Sales: 866.322.8738Support: 877.322.8738
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During the fourth quarter, analysts lowered earnings estimates for companies in the S&P 500 for the quarter. The Q4 bottom-up EPS estimate (which is an aggregation of the median EPS estimates for all the companies in the index) dropped by 0.3% (to $34.90 from $35.00) during this period. How significant is a 0.3% decline in the bottom-up EPS estimate during a quarter? How does this decrease compare to recent quarters?

During the past year (four quarters), the average decline in the bottom-up EPS estimate during a quarter has been 3.1%. During the past five years (20 quarters), the average decline in the bottom-up EPS estimate during a quarter has been 4.2%. During the past 10 years (40 quarters), the average decline in the bottom-up EPS estimate during a quarter has been 6.0%. Thus, the decline in the bottom-up EPS estimate recorded during the fourth quarter was smaller than the one-year, five-year, and 10-year averages.

In fact, the fourth quarter of 2017 marked the smallest decline in the bottom-up EPS estimate during a quarter since Q4 2010 (+0.6%).

the fourth quarter of 2017 marked the smallest decline in the bottom-up EPS estimate during a quarter since Q4 2010

Sector Level Observations

Why has the index recorded such a small decline in the bottom-up EPS estimate during the fourth quarter? At the sector level, seven of 10 sectors recorded a smaller decline (or larger increase) in their bottom-up EPS estimates in Q4 2017 relative to their five-year averages, while nine of 10 sectors recorded a smaller decline (or larger increase) in their bottom-up EPS estimates in Q4 2017 relative to their 10-year averages. Thus, the smaller downward revisions to EPS estimates were broad-based across multiple sectors. Historical averages are not available for the Real Estate sector.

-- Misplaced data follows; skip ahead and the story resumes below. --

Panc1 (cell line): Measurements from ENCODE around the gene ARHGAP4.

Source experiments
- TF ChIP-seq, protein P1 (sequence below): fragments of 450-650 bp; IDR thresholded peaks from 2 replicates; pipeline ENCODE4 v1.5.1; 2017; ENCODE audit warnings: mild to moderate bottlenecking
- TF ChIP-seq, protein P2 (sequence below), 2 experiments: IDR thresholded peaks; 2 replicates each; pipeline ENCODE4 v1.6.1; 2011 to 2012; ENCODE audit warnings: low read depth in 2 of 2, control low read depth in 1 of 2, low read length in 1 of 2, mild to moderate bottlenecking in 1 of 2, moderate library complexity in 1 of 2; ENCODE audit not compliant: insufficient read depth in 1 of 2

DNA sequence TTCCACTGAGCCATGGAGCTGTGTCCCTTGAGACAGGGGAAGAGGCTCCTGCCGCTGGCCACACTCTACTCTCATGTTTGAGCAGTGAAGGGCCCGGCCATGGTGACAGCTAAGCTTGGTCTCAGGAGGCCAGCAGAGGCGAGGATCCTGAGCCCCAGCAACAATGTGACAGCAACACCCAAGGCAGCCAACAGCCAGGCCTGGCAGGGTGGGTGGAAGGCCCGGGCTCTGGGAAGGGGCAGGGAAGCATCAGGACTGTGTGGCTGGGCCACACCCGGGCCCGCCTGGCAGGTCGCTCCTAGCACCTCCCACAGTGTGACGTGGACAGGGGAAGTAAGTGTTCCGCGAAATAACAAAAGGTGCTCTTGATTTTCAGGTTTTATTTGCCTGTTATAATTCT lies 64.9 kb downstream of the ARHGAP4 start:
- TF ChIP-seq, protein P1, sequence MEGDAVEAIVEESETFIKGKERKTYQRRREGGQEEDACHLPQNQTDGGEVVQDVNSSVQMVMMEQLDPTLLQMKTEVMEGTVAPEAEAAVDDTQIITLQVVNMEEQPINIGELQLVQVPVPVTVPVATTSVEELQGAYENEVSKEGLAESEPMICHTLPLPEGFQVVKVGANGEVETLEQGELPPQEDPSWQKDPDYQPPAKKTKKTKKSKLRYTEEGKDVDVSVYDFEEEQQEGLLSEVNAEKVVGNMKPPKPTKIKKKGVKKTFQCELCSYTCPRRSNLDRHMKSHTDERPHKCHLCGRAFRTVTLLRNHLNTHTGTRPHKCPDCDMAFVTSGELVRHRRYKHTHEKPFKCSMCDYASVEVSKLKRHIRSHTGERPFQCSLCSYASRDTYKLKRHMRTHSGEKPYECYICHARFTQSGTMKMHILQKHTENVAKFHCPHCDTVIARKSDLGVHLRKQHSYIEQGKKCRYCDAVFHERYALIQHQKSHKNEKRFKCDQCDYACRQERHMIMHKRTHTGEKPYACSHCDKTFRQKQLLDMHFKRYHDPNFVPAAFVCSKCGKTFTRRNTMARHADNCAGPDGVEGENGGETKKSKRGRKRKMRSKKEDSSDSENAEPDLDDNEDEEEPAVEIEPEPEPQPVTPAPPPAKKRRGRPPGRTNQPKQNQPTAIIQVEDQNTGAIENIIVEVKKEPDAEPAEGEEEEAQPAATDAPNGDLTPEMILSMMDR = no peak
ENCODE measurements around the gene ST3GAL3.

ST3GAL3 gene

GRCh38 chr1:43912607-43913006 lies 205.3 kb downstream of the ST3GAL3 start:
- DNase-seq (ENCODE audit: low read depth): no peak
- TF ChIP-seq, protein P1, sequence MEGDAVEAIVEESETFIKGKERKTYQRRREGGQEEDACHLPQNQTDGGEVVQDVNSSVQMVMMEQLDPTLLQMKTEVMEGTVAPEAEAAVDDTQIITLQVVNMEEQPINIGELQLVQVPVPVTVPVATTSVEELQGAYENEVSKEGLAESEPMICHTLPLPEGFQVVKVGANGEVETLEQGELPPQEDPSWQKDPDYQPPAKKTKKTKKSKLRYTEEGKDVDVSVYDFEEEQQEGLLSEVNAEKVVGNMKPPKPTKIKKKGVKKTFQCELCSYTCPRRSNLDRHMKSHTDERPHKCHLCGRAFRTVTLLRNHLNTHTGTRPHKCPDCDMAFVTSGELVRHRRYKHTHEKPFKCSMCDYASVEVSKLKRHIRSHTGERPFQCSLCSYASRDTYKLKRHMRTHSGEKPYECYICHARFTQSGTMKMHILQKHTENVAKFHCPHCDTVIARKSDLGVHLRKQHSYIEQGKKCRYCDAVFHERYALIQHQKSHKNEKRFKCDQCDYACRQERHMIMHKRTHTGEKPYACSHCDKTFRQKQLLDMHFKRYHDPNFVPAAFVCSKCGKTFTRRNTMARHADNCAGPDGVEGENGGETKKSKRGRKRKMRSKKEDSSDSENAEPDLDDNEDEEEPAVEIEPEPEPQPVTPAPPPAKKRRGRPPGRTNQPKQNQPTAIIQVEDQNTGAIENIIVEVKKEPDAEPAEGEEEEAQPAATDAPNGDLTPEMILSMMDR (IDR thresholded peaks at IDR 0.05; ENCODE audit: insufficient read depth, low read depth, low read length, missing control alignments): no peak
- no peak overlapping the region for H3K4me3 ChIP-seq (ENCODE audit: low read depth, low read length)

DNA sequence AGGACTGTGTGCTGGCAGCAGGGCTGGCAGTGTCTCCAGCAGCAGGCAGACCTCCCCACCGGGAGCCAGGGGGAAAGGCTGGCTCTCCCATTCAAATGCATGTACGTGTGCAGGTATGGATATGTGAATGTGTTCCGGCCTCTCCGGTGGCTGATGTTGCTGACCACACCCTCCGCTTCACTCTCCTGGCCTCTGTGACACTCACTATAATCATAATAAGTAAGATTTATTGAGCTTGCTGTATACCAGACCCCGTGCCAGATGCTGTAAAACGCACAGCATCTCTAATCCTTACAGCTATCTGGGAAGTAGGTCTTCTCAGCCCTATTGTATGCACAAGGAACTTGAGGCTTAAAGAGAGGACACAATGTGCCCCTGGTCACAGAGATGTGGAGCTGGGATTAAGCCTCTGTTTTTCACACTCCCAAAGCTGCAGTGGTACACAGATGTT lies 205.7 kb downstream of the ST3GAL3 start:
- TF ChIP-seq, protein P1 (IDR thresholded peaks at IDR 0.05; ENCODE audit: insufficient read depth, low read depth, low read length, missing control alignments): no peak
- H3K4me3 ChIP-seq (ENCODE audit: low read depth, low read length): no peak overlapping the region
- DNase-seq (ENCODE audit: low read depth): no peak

Four sectors actually recorded an increase in their bottom-up EPS estimate during the quarter, led by the Energy sector (+24.5%). On average, this sector has recorded a decline in the bottom-up EPS estimate during a quarter over the past five years (-15.6%) and over the past 10 years (-9.2%). The fourth quarter marked the largest percentage increase in the bottom-up EPS estimate for the Energy sector a quarter since Q3 2005 (+25.4%).

The fourth quarter marked the 18th time in the past 20 quarters in which the bottom up EPS estimate decreased during the quarter while the value of the index increased over this same period

As the bottom-up EPS estimate for the index declined during the quarter, the value of the S&P 500 increased during this same period. From September 30 through December 31, the value of the index increased by 6.1% (to 2673.61 from 2519.36). The fourth quarter marked the 18th time in the past 20 quarters in which the bottom up EPS estimate decreased during the quarter while the value of the index increased over this same period.

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Senior Earnings Analyst
John’s weekly research report, Earnings Insight provides analysis and commentary on trends in corporate earnings data for the S&P 500, including revisions to estimates, year-over-year growth, performance relative to expectations, and valuations. He is a widely used source for the media and has appeared on CNBC, Fox Business News, and the Business News Network. In addition, he has been cited by numerous print and online publications such as The Wall Street Journal, Financial Times, The New York Times, MarketWatch, and Yahoo! Finance.

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